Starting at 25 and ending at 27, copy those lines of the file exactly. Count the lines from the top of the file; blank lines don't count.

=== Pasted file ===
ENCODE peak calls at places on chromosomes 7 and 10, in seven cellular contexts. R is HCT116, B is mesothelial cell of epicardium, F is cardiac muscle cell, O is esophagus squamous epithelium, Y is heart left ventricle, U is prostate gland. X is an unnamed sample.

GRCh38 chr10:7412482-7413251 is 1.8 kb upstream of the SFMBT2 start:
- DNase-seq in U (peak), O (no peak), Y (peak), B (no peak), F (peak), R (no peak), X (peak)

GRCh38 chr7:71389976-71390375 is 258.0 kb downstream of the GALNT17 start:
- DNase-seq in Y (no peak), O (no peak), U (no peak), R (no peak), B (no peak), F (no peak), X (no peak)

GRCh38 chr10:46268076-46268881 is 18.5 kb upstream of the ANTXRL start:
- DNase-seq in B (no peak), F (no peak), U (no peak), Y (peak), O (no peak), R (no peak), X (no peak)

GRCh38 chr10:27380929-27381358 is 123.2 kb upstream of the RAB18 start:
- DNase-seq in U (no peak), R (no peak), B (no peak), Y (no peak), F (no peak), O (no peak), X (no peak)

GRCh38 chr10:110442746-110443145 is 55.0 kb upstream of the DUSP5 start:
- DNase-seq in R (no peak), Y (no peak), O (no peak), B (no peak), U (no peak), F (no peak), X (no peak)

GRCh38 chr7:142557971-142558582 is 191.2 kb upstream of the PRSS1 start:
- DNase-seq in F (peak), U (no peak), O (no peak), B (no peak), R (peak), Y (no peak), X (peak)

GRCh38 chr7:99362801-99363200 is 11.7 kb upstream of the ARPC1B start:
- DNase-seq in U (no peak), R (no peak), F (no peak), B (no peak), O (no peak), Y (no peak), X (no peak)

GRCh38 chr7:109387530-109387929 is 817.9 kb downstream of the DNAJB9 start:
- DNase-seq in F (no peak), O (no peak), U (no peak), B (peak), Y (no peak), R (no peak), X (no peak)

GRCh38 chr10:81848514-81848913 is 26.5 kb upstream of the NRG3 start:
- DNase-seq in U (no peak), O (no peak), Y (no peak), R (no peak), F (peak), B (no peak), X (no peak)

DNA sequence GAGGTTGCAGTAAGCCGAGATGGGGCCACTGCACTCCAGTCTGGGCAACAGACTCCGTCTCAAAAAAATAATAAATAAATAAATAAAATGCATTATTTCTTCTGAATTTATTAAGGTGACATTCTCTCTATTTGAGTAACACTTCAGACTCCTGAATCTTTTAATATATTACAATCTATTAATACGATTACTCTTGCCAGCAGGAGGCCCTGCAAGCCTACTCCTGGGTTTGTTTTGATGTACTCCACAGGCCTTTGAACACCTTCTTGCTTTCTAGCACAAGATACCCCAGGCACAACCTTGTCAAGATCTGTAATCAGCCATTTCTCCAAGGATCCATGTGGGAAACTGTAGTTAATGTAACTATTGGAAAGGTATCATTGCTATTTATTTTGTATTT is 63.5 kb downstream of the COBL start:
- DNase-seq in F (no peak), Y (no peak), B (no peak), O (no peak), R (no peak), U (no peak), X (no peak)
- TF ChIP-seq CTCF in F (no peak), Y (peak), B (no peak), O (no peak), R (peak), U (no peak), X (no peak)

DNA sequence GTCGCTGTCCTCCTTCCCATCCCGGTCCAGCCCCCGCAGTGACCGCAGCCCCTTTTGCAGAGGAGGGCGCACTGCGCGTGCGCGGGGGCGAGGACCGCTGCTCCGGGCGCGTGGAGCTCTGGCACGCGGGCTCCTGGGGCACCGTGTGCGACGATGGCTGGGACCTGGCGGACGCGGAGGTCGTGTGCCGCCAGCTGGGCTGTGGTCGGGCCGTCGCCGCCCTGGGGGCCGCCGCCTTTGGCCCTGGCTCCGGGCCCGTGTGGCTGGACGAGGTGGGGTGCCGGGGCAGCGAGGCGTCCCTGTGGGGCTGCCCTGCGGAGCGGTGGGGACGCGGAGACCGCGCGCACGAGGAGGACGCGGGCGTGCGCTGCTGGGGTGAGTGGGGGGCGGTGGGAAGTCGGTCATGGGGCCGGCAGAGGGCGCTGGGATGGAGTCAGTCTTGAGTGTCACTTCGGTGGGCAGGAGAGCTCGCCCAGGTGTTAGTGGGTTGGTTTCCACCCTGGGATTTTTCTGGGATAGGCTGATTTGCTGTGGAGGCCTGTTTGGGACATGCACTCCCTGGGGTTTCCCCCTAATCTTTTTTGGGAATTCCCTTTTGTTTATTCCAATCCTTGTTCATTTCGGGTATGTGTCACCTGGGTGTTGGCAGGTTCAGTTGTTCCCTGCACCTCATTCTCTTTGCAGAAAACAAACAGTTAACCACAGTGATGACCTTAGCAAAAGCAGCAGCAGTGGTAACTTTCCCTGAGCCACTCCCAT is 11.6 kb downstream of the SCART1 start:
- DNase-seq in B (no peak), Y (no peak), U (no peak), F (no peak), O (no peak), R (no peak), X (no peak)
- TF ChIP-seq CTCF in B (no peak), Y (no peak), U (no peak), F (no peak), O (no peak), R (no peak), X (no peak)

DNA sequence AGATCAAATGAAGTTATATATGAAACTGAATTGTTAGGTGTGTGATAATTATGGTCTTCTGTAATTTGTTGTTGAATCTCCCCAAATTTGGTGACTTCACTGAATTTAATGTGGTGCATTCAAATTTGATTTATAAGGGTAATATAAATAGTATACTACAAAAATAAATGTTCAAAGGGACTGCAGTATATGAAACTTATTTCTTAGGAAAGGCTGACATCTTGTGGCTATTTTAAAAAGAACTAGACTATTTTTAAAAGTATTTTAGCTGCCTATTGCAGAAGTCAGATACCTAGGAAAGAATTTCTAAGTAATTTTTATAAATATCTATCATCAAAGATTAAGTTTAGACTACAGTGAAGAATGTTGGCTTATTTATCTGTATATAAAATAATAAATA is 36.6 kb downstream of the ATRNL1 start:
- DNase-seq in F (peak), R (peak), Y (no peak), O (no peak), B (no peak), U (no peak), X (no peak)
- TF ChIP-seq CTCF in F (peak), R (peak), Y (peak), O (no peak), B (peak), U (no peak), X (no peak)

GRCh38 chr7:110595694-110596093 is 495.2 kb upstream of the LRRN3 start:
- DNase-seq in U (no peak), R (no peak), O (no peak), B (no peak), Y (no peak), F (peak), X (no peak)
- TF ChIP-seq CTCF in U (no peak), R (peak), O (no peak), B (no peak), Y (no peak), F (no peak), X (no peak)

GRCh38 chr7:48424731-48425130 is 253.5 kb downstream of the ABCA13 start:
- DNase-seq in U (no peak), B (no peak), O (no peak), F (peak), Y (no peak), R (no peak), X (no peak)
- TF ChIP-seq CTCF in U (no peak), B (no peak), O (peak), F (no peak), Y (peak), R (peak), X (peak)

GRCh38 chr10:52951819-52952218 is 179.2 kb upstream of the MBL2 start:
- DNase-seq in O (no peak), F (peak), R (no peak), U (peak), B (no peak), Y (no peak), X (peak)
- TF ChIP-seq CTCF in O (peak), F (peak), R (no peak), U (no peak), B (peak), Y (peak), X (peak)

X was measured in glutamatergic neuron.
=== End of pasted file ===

- TF ChIP-seq CTCF in B (no peak), Y (no peak), U (no peak), F (no peak), O (no peak), R (no peak), X (no peak)

DNA sequence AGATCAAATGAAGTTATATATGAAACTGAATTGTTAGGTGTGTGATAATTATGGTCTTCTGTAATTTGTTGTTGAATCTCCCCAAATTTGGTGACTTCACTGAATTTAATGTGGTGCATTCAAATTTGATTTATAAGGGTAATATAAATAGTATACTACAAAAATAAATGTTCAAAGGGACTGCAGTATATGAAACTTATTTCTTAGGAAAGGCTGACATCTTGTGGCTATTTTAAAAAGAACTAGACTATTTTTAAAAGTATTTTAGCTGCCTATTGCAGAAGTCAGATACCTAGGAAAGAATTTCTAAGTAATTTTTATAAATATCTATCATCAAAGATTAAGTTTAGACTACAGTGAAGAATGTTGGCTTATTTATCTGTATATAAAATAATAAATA is 36.6 kb downstream of the ATRNL1 start:
- DNase-seq in F (peak), R (peak), Y (no peak), O (no peak), B (no peak), U (no peak), X (no peak)